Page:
The university announced during the
spring semester that even though the action
would compound the lack of parking spaces, a
recreation
center would
be con-
st r u c t ed .
"That sounds
great you
say. Nope.
Think again.
This recre-
ation center
will take
away 300 cov-
eted, hungered-after spaces. Instead of park-
ing, students will have a place to recreate.
This decision was met with frustrated cries,
well-directed cursing and a surrender or two.
Student-peons broken by the whip of numer-
ous administrations chalked it up to another
win for the bureaucracy.
It's not over. Last week it was reported in
The East Carolinian that the university is plan-
ning on prettifying those areas deemed "eye-
sores Good! We're all for it! Except don't
expect us to leap for joy and turn cartwheels.
Because in the very next breath, we are made
aware of the fact that beautifying would give
us approximately 30 more parking spaces and
some foliage. That's small fries in exchange for
the removal of a building.
Let's clarify: Nature is a wild and wonder-
ful thing. I can't think of anyone who hates
Nature. The removal of the sinfully-ugly, green
building across from General Classroom will
definitely make that area of campus softer on
the eyes.
However, the complaint is that the univer-
sity seems to think they can dangle "beautifica-
tion projects" and "recreation centers" in front
of our eyes so that we forget about parking
woes.
Sorry guys, it just isn't going to happen
this time. We're all a little too sharp for that.
The East Carolinian
Lindsay Fernandez, General Manager
Joseph Horst, Managing Editor
Matthew A. Hege, Advertising Director
Karen Hassell, News Editor
Wan en Sumner, Asst. News Editor
Dana DanieLson, lifestyle Editor
Julie Totten, Asst. Lifestyle Editor
Amy E. Wirtz, Opinion Page Editor
Robert S. Tttdd, Sports Editor
Mis ha Zonn, Asst. Sports Editor
Sean Herring, Copy Editor
Rhonda Owens, Copy Editor
Tony Dunn, Business Manager
Jody Jones, Circulation Manager
Burt Aycnck, layout Manager
Franco San hi, Asst. layout Manager
Tony (had wick, Creative Director
Cedric Van Buren. Photo Editor
Chris Kemple, Staff Illustrator
Matt MacDonald, Systems Manager
Deborah Daniel. Secretary
The East Carolinian publishes 12,000 copies every Tuesday and
Thursday. The masthead editorial in each edition is the opinion of the
Editiirial Board. The Etui Carolinian welcomes Idlers, hmiled lo 250
words, which may be edited for decency or brevity.
The East (arolinum reserves the right to edit or leje0 V tiers lor
publication. Letters should be addressed to Ilie Editor, The East Carolinian,
Publications Bldg ECl Greenville, N.C 27858-4353. For more informa-
tion, call (91V) 757-6366.
Printed on
11X1 recycled
paper
"I love you, you love me
KABOOM!
Barney must die.
Doubtless you've seen his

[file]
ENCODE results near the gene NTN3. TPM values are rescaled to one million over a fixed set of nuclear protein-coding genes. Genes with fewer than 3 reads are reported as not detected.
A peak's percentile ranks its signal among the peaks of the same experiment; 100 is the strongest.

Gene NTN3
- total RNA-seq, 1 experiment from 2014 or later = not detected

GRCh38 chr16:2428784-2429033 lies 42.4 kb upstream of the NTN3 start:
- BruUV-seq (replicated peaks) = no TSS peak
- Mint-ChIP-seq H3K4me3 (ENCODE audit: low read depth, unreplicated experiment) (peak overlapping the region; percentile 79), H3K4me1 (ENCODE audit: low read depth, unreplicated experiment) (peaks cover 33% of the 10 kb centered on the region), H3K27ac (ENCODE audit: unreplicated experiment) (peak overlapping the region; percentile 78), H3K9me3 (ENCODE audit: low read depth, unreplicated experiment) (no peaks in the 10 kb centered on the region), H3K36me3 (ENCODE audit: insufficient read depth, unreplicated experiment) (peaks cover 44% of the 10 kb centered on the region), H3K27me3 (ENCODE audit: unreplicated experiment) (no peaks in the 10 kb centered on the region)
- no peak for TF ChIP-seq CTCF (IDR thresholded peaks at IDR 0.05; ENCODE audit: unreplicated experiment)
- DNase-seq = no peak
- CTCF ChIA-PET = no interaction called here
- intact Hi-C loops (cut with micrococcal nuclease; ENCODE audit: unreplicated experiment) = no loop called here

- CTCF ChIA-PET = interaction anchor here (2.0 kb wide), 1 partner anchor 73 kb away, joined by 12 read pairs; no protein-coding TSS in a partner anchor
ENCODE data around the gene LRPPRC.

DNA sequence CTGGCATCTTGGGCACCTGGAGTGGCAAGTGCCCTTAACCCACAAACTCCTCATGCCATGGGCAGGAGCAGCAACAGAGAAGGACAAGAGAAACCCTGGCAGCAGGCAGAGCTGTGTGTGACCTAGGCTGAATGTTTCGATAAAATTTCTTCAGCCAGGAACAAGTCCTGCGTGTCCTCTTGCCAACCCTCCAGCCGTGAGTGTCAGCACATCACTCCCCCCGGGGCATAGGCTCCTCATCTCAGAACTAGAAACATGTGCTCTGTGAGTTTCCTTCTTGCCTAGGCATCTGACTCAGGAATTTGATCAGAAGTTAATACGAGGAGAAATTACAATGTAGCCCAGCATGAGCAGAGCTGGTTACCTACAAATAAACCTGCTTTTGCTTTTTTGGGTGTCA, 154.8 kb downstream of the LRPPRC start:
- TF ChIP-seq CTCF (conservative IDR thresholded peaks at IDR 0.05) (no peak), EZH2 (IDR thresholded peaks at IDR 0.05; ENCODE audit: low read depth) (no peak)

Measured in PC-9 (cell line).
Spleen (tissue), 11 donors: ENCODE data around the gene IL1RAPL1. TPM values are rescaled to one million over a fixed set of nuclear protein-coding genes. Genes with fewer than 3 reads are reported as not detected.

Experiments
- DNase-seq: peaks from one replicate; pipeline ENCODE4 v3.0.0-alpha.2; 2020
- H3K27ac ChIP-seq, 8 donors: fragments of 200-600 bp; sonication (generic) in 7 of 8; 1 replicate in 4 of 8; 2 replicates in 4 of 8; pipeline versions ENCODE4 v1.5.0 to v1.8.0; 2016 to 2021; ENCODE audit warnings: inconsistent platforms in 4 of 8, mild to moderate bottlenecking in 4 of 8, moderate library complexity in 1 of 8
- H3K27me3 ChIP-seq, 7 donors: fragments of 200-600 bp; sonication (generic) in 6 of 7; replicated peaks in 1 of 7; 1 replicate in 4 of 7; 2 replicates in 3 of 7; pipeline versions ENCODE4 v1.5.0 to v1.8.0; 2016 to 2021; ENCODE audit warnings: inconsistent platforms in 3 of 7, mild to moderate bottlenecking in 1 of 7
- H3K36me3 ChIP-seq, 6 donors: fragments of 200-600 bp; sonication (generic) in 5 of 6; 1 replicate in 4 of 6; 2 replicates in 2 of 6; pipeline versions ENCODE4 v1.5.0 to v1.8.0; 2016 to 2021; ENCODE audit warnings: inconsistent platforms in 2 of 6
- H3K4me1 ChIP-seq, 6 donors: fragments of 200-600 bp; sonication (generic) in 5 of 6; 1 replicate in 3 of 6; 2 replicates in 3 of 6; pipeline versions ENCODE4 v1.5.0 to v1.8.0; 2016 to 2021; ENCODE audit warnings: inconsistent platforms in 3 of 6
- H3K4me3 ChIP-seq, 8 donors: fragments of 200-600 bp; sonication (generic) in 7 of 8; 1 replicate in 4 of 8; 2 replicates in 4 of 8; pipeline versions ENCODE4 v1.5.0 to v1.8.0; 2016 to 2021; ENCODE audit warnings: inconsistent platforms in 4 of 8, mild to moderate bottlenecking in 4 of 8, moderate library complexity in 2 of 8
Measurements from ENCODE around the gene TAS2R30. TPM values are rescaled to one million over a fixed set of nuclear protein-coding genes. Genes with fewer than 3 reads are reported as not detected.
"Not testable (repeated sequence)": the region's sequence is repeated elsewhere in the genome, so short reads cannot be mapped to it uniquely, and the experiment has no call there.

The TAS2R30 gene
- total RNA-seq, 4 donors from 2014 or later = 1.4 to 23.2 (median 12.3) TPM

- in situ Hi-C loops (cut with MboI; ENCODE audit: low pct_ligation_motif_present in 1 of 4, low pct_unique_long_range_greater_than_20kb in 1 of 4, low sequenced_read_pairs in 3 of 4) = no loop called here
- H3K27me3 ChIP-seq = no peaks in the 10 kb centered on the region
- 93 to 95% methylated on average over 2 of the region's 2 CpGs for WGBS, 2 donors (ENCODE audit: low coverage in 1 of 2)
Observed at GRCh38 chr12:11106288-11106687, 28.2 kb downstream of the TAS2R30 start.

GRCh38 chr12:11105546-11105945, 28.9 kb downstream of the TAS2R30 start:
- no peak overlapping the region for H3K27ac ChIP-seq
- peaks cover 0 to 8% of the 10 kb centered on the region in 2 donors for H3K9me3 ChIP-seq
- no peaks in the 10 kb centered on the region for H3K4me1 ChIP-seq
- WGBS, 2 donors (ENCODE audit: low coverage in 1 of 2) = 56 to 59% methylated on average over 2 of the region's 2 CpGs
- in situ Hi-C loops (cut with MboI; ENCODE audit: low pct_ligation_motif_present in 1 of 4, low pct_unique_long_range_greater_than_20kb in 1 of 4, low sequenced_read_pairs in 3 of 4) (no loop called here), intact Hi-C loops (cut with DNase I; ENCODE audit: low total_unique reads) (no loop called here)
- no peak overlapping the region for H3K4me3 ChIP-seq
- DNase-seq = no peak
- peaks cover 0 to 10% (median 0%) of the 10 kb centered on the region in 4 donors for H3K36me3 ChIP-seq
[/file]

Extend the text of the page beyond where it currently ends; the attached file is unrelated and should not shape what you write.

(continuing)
toothy simpleton-esquegrin some-
where: Time-Life video commer-
cials, lunchboxes, toy store shelves,
etc. He's big. He's purple. He's so
fraggin'sickeningly sweet thathe'll
give you cavities if you watch his
show and don't floss afterwards.
He's Barney.
Barney, the latest in a long
line of childhood pop icons, has
got to be the most annoying and
disgusting one thus far. Trying to
follow in the footsteps of such pub-
lic TV giants as Big Bird and the
Cookie Monster, Barney seems to
have stolen the hearts of easily
d uped youngstersacross the coun-
try, at least for the time being.
The theory behind the Barney
phenomena is a fairly simple one:
design somethingcuteand lovable,
and the kids will eat it up, both on
the screenand on the shelves. Tragi-
cally, this theory does seem to be
working in real life. Around every
corner, there seems to be some in-
dication that Barney Was There.
Themain problem I have with
Barney is that his show seems de-
signed for and played by idiots.
The children look to be either de-
praved junior high school kids or
post-kindergarten lobotomy
throwbacks. They all prance about
the stage singing simplistic songs
about whatever trendy topic
Barney's producers have chosen
for that particular episode.
I can remember a time when
I sat in front of the television every
morning, at 7 a.m. watching PBS,
learning about the world around
me from "Sesame Street not to
mention laughing as I did it. Big
Bird, Cookie Monster, Bert and
Ernie, and a host of other Hen son
masterpieces have infinitely more
character and moreintelligenceand
appeal than the relatively expres-
sionless purpledinosaur known as
Barney.
In fact, I sometimes still watch
Sesame Street when I'm really
bored , and I still find it entertain-
ing, imaginative and even infor-
mative at times. Believe it or not,
my college-educated self learned
something new the last time I
watched "Sesame Street
Barney, on the other hand,
doesn't even qualify to buy com-
mercial time during "Sesame
Street I grew weary of the shriek
in Bamey'sshowafter the first three
minutes, not to mention the fact
that he's so damn "cute" that he
makes me want to puke. 1 won't
even comment on his reptilian co-
hort Baby Bop, or whatever her
name is. (I shudder to think of the
unholy product that would be the
result of a carnal union 'twixt
Barney and the Babe)
If you pay close attention to
the Muppets used in Henson'spro-
duction, you will notice that the
characters all display a profound
capability for expression. Barney,
at least from what I'veseen, has the
awesome capabilities of lycra-neck
bending and oversized jaw
flappin Pretty impressive stuff,
huh?
Despite all of these inad-